PCA or concordance
2
0
Entering edit mode
Johnny H ▴ 80
@johnny-h-3952
Last seen 7.2 years ago
United Kingdom
Dear Bioconductors, I have some proteomics data for several tissues: Heart x 3 replicates Lung x 3 replicates Each data set has a gene symbol and the number of peptides for that gene (a rough measure of protein expression). I want to make a data structure like: heart1 heart2 heart3 lung1 lung2 lung3 Gene1 2 4 3 7 9 20 Gene2 50 45 33 0 1 0 Gene3 ...... etc Gene4 Each number in the data frame corresponds to number of peptides for that gene. My questions are: Is a Principle Component Analysis useful for this data set? What would a PCA tell me? What function would I use make a nice graphical representation of the data? Or should I used a concordance function, something like? con<-function(y1,y2){ d<-(mean(y1) - mean(y2)) v1<-var(y1) v2<-var(y2) cov<-cov(y1,y2) con<-(2*cov)/(v1+v2+d^2) return(con)}; This will tell me if two samples have concordance but I don't know how to involve all samples. Basically, I want to summarise the data. Any suggestions will be appreciated. J. [[alternative HTML version deleted]]
Proteomics Proteomics • 734 views
ADD COMMENT
0
Entering edit mode
@steve-lianoglou-2771
Last seen 28 days ago
United States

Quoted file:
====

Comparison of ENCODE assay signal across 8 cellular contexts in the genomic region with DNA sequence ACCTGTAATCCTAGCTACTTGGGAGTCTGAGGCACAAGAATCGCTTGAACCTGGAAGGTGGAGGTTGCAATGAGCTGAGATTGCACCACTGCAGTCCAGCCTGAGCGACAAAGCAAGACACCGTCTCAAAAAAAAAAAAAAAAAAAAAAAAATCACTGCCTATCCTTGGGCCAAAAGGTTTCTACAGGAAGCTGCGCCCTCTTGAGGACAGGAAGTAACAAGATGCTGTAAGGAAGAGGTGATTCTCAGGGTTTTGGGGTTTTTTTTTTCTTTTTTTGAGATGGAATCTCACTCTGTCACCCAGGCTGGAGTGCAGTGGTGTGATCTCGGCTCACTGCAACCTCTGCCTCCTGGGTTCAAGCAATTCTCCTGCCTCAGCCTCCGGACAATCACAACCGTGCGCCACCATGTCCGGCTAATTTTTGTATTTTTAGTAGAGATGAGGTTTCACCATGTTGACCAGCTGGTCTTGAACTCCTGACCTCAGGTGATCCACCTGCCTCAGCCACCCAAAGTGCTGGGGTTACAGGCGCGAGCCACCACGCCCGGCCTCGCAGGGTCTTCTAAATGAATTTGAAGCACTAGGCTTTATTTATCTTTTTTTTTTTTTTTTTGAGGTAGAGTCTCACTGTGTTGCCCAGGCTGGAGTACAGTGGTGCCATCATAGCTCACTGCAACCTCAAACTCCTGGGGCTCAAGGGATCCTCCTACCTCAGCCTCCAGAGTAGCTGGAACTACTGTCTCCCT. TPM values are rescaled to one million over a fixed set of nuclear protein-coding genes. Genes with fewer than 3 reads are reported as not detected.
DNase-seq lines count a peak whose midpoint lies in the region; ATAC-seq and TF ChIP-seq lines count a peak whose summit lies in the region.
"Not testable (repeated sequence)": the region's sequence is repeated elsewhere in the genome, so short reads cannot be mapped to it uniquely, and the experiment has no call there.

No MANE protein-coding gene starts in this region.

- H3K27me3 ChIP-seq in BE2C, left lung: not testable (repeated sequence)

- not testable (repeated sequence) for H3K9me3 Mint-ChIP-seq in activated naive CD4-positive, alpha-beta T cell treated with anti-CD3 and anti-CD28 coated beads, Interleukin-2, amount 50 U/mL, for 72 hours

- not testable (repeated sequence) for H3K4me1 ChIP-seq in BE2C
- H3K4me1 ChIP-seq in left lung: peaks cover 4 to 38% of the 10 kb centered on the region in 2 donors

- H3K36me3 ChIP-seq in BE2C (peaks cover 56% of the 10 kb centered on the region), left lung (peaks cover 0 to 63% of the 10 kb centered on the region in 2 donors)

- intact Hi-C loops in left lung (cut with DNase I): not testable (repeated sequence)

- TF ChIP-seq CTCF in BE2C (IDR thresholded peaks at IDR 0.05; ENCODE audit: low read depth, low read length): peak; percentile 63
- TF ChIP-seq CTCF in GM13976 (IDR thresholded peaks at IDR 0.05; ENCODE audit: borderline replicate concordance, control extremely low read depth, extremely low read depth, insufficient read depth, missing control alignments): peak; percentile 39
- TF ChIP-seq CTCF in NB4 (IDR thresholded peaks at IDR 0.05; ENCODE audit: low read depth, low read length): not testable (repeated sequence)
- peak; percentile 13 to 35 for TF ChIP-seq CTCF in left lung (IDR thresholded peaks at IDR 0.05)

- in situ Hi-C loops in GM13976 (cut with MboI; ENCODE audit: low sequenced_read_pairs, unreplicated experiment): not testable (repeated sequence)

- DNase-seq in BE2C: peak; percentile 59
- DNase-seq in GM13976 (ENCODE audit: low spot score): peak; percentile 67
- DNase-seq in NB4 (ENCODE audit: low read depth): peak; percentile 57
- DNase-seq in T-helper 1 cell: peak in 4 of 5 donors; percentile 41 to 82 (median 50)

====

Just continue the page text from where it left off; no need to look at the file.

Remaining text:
Hi, On Wed, Mar 3, 2010 at 11:41 AM, Johnny H <ukfriend22 at="" googlemail.com=""> wrote: > Dear Bioconductors, > I have some proteomics data for several tissues: > > Heart x 3 replicates > Lung x 3 replicates > > Each data set has a gene symbol and the number of peptides for that gene (a > rough measure of protein expression). > > I want to make a data structure like: > > ? ? ? ? ? ?heart1 ? heart2 ?heart3 ?lung1 ? lung2 ? ?lung3 > Gene1 ?2 ? ? ? ? ? ?4 ? ? ? ? ? 3 ? ? ? ?7 ? ? ? ? 9 ? ? ? ? ? 20 > Gene2 ? ?50 ? ? ? ?45 ? ? ? ? ?33 ? ? ?0 ? ? ? ? 1 ? ? ? ? ? ?0 > Gene3 ?...... etc > Gene4 > > Each number in the data frame corresponds to number of peptides for that > gene. I've never worked with proteomics data, but just a quick point since you're saying you want to "show something" based on the number of peptides found per protein -- I guess you'll have to somehow normalize for the (expected) length (# of peptides) of the protein itself? > Is a Principle Component Analysis useful for this data set? What are you trying to show? > What would a PCA ?tell me? There are lots and lots of tutorials and things about PCA on the intertubes. Here's a quote from the wikipedia article that, I think, gives a decent "intuition" on what it tries to do: """PCA is the simplest of the true eigenvector-based multivariate analyses. Often, its operation can be thought of as revealing the internal structure of the data in a way which best explains the variance in the data. If a multivariate dataset is visualised as a set of coordinates in a high-dimensional data space (1 axis per variable), PCA supplies the user with a lower-dimensional picture, a "shadow" of this object when viewed from its (in some sense) most informative viewpoint.""" I guess the last sentence, in particular, is useful. > What function would I use make a nice graphical representation of the data? What are you trying to show? > Or should I used a concordance function, something like? > > con<-function(y1,y2){ > ?d<-(mean(y1) - mean(y2)) > ?v1<-var(y1) > ?v2<-var(y2) > ?cov<-cov(y1,y2) > ?con<-(2*cov)/(v1+v2+d^2) > ?return(con)}; > > This will tell me if two samples have concordance but I don't know how to > involve all samples. Basically, I want to summarise the data. Summarize it like how? Summing up the number of peptides found in each sample is one type of summary, but might not inform you of what you'd like to be informed about (you haven't been clear on what that is). It could be informative in other ways, though, that I guess aren't immediately obvious: eg. it can give you an idea telling you if you have roughly the same amount of "input" into each of your replicates. So ... what are you trying to show? -steve -- Steve Lianoglou Graduate Student: Computational Systems Biology | Memorial Sloan-Kettering Cancer Center | Weill Medical College of Cornell University Contact Info: http://cbio.mskcc.org/~lianos/contact